The Australian Q4 2016 CPI report is due out on Wednesday this week and the range of analysts’ forecasts is much wider than usual ranging +0.3% q-o-q to +1.1% q-o-q and +1.2% y-o-y to +2.0% y-o-y. The wide range of forecasts is hardly surprising given that the previous Q3 CPI reading at +0.7% q-o-q was well above consensus forecast of +0.3% q-o-q and the reasons for the miss. Analysts underestimated substantial increases in fresh fruit and vegetable prices as well as a big quarterly increase in the price of furniture and household equipment. The Q3 CPI report proved that even what should be the most predictable of the ABS data releases can sometimes produce unexpected results.
A one-quarter higher-than-expected CPI result does not necessarily mean that inflation is starting to rise or become a problem. In the context of the Q3 CPI report, there was if anything still plenty of evidence that inflation was too low from the RBA’s point of view. The annual change in the CPI at +1.3% y-o-y was still sitting well below the bottom of the RBA’s 2% to 3% target band. Also the changes in the two main underlying inflation readings, the trimmed mean, +0.4% q-o-q, +1.7% y-o-y, and the weighted median, +0.3% q-o-q, +1.3% y-o-y were low and came in in line with analysts’ low inflation forecasts.
In the wake of the Q3 CPI report the RBA also had no reason to change its view that annual inflation would remain below target over the coming 18 months or so. Powerful influences holding down inflation such as record low annual wages growth, only 1.9% y-o-y in Q4 2016 and the relatively firm Australian dollar exchange rate and low producer prices, up only +0.3% q-o-q, +0.5% y-o-y in Q3, all implied little pressure for inflation to rise consistently.
Even with a wide range of views about the Q4 2016 CPI it is unlikely that the result when it comes on Wednesday, even if it is near the top end of the range of analysts’ forecasts, will alter the RBA’s view that inflation is well contained for the time being. Nevertheless it is probably fair to say that the RBA is becoming a little warier that annual inflation, while staying low through 2017, could rise potentially in 2018.
The reasons for being a little warier about inflation in the medium-term mostly derive from a mild lift in inflation internationally and the possibility that various potential developments internationally could add to upward pressure on inflation.
Inflation in the US has accelerated just above +2% y-o-y and in Europe has lifted to +1.1%. Two factors that may lift inflation further, are rising energy prices (OPEC is looking a more effective agent for containing global oil output) and rapidly rising factory-gate prices in China where annual change in producer prices has accelerated from -5.9% y-o-y at the beginning of 2016 to +5.5% y-o-y at the end of the year. These factors over time are likely to push inflation a little higher (mostly on a headline rather than underlying basis) and not just in the US, Europe and Asia, but extending to Australia too.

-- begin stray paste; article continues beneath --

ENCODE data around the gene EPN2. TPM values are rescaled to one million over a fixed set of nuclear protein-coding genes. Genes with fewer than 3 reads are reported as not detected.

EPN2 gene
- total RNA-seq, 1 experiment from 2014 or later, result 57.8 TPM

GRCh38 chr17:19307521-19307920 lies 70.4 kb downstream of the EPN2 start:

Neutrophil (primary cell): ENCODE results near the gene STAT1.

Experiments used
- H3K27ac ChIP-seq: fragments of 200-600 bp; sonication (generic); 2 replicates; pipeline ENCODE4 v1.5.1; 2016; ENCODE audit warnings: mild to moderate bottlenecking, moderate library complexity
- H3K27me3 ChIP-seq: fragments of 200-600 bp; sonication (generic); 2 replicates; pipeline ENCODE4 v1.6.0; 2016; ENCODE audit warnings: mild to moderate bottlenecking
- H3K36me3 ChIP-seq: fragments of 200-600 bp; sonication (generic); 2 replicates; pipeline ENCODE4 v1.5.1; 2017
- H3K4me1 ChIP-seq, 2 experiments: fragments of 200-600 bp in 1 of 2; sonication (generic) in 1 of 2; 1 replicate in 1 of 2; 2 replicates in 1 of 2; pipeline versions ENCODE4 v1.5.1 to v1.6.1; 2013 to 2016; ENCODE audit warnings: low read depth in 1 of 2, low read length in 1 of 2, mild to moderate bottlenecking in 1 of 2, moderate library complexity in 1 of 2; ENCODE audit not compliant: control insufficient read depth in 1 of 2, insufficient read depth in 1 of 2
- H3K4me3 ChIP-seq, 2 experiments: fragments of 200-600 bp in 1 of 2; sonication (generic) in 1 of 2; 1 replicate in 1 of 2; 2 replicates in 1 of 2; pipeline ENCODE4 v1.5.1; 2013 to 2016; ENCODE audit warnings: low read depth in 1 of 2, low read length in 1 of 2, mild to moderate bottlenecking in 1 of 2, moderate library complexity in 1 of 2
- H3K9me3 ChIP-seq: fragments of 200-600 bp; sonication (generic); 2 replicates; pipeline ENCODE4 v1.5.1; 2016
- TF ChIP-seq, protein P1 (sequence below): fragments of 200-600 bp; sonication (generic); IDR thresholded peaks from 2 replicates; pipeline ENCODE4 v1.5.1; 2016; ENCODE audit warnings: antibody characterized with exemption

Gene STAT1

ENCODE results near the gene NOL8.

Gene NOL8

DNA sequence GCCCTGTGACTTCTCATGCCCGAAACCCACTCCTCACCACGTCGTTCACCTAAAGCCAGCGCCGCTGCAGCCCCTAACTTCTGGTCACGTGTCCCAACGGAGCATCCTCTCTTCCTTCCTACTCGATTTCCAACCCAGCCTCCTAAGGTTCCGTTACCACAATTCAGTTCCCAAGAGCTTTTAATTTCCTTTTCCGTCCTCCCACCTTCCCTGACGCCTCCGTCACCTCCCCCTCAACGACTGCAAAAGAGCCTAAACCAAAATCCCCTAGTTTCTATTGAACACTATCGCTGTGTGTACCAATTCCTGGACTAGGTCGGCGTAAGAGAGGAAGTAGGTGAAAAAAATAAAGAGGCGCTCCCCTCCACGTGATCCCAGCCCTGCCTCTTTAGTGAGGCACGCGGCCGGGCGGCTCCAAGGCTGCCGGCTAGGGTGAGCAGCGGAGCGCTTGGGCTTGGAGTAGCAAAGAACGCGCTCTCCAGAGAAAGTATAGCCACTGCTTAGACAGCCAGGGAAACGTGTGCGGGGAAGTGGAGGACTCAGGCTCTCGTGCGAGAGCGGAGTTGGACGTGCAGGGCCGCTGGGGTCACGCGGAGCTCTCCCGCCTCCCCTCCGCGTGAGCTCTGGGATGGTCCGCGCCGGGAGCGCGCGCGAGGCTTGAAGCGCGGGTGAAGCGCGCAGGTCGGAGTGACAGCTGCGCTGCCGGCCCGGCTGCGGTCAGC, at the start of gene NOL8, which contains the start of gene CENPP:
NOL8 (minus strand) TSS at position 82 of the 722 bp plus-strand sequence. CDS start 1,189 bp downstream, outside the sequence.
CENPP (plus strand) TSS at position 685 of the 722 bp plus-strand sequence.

Another factor that has the potential to lift inflation and possibly quite substantially are the economic plans, such that we know them, of President Trump. Doubling US economic growth is a laudable objective mostly through a burst of government spending plus tax cuts, but coming at a time where the US economy is showing signs of accelerating wages growth and is clearly approaching capacity, the additional boost to growth would come with increasing inflation.
Another inflation-priming part of President Trump’s plan is the heralded move to greater protection for US industry. Limiting free international trade and increasing import tariffs will lift prices. The actions that other countries take to counter the US moves are also likely to lift prices in other countries too, including Australia.
There is an area of significant uncertainty about what potential changes to US economic policies may mean because there is great uncertainty about what will or will not be enacted. Having said that, if what has been proposed by President Trump in outline is mostly enacted, inflation internationally and Australia could increase significantly in 2018 and 2019.
The impact of the possible shift in inflation outlook means that the RBA can no longer be so confident that local factors will hold inflation down. There is a new and difficult to assess potential inflationary pressure point developing from international forces. The RBA is likely to be reluctant to push the cash rate down any further, even if the CPI result this week is surprisingly low. The RBA is likely to be watchful of pressure on inflation building from international changes. For the next few months at least the RBA is likely to stay on cash rate pause but down the track the next rate move when it comes is likely to be a hike.